- 2 tbsp soy sauce (Note 1)
- 2 tbsp Chinese cooking wine (Note 2)
- 2 1/2 tsp curry powder (hot or ordinary, Note 3)
- 1/2 tsp sugar
- 1/2 tsp white pepper (black also ok)
- 100g / 3 oz dried rice vermicelli noodles (Note 4)
- 2 tbsp peanut oil , separated
- 8-10 medium raw shrimp / prawns , shelled and deveined
- 2 eggs , beaten
- 1/2 medium onion , thinly sliced (yellow, brown or white)
- 4 garlic cloves , minced
- 1 tsp ginger , freshly grated
- 1/2 lb / 250g Chinese barbecue pork (Char Siu), thinly sliced (Note 5)
- 1 cup red capsicum / bell pepper
- 2 tsp thinly sliced hot green pepper (adjust to taste, optional)
- Combine the Sauce ingredients in a small bowl and mix.
- Place rice vermicelli noodles in a large bowl filled with boiled water and soak as per packet instructions. Drain and set aside.
- Heat 1 tbsp of oil in a wok or heavy based fry pan over medium heat. Add the shrimp/prawns, cook until just cooked - about 2 1/2 to 3 minutes. Remove and set aside.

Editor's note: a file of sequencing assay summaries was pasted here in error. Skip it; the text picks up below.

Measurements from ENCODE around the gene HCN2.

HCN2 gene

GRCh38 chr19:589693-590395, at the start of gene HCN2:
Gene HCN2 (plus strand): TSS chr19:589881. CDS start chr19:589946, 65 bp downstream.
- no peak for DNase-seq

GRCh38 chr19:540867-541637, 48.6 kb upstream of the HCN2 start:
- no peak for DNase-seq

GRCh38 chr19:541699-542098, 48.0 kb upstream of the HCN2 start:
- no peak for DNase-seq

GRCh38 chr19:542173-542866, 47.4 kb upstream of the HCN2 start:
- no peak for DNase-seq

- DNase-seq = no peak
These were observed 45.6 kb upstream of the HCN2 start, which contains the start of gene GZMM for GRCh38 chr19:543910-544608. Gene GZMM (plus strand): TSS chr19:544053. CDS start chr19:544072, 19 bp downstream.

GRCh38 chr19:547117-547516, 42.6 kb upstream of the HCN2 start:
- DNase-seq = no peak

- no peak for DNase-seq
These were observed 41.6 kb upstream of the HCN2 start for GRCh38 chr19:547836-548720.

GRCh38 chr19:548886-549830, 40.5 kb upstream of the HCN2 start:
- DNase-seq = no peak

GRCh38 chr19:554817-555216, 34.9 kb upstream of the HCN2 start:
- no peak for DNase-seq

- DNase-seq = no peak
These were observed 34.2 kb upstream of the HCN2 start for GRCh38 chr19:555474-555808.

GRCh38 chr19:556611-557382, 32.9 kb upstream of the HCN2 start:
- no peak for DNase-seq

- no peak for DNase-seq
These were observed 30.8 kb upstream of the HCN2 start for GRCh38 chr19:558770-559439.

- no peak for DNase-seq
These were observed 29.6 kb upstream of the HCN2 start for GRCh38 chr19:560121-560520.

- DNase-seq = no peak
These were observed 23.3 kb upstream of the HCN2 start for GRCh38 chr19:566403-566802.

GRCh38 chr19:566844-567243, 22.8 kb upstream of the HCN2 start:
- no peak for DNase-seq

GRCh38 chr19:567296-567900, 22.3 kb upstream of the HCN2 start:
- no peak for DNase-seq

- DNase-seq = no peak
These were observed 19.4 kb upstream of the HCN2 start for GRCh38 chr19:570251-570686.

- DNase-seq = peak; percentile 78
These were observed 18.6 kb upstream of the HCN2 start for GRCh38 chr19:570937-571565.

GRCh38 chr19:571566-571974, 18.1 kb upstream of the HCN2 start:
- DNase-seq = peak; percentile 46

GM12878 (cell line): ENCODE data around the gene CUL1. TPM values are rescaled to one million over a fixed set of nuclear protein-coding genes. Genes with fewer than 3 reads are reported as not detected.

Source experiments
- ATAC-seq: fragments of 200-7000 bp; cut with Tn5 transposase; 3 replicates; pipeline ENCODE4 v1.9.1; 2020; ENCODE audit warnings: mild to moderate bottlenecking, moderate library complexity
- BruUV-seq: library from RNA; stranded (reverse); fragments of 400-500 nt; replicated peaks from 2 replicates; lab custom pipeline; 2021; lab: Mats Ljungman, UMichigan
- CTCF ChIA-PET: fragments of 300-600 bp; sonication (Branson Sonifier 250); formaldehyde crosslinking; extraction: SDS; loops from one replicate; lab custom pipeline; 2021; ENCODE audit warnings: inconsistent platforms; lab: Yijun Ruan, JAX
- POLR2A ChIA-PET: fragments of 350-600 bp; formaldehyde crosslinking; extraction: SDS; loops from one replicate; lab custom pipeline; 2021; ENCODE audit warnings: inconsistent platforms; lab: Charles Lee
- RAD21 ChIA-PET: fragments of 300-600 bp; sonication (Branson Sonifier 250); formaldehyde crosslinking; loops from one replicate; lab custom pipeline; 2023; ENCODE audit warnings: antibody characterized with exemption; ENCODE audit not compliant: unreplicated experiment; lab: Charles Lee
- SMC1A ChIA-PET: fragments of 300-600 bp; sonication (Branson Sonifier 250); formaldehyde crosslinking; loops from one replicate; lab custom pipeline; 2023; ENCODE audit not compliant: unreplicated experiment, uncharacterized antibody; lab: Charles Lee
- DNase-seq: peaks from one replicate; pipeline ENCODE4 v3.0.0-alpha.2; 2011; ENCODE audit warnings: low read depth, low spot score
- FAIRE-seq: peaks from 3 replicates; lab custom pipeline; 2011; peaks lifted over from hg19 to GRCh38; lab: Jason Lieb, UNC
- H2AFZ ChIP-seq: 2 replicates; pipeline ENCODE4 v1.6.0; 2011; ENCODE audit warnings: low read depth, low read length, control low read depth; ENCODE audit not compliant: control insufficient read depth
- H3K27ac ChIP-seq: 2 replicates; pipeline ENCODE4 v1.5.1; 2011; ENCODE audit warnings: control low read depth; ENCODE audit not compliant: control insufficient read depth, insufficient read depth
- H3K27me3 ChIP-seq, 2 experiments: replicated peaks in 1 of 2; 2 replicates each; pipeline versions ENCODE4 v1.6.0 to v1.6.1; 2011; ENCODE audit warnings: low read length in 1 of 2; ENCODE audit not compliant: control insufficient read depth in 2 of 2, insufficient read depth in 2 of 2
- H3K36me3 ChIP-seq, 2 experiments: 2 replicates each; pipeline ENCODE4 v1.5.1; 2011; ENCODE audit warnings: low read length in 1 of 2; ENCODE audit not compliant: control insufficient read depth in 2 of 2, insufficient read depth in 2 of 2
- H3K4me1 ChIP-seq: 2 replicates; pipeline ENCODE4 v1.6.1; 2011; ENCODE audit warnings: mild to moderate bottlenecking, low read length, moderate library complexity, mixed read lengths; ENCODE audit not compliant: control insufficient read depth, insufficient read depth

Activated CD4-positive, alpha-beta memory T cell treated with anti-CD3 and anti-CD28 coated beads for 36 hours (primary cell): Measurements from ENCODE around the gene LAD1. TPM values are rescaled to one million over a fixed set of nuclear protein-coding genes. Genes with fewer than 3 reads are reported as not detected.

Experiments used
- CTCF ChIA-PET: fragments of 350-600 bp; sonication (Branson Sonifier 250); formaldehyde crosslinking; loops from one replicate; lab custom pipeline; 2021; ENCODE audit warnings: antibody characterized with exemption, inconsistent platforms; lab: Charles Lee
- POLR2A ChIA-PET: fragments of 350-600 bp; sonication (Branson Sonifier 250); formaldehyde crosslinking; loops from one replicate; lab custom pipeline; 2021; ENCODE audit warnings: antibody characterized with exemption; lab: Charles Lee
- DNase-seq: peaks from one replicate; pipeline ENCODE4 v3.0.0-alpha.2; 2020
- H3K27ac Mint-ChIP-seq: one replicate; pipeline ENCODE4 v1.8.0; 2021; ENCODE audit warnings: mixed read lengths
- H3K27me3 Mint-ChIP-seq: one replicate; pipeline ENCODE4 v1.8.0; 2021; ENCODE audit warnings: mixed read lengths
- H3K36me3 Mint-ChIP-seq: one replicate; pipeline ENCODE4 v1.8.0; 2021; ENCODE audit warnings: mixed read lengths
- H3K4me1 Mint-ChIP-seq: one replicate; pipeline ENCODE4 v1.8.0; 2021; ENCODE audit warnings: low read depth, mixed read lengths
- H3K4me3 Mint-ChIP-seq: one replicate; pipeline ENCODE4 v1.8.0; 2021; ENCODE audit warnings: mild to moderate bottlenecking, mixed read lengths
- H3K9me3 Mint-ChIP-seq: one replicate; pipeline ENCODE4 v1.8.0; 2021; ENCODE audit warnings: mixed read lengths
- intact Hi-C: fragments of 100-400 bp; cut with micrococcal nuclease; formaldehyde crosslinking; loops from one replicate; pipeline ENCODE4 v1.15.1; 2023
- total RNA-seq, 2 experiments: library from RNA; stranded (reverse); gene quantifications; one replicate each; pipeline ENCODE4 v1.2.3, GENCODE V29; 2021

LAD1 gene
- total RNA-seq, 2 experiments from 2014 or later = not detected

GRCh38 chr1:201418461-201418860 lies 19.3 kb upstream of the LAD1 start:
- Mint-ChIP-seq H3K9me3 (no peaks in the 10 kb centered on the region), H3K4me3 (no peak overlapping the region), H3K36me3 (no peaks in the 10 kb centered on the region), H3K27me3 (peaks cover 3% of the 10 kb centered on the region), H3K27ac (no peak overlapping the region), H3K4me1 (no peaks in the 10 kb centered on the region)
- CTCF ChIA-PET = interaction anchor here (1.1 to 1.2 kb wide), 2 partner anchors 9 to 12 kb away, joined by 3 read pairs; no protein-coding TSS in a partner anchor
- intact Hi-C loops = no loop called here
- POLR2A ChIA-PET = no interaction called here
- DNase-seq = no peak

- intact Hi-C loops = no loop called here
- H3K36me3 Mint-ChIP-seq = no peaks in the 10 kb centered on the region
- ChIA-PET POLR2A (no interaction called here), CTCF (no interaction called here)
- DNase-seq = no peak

- Add the egg and spread it out to make a thin omelette. Once set, use a spatula to roll it up, remove from the wok and slice (while still rolled up).
- Return the wok to medium heat and add the remaining 1 tbsp of oil. Add the garlic, ginger and onion, cook for 2 minutes until onion is slightly softened.
- Add capsicum and cook for 1 minute.
- Add noodles and Sauce, give it a few tosses. Then add the egg, pork, shrimp/prawns, chillies (if using). Toss until the sauce coats all the noodles and everything is heated through - about 1 to 2 minutes.
- Serve immediately.
- I use all purpose soy sauce (Kikkoman) or light soy sauce. I don't recommend dark soy sauce, the flavour is too intense.
- Also known as Shaoxing wine. Substitute with dry sherry, cooking sake or Mirin. If you can't consume alcohol, use chicken broth.
- Any generic curry powder is fine here. I use Keens or Clives of India, both general curry powders sold at supermarkets. I use hot because I like the spice!
- Wai Wai is the brand I recommend if you can get it, for both texture and also it holds up well to lots of tossing action. Rice vermicelli is very cheap - usually $2 for quite a large bag - and nowadays you'll find it at everyday supermarkets.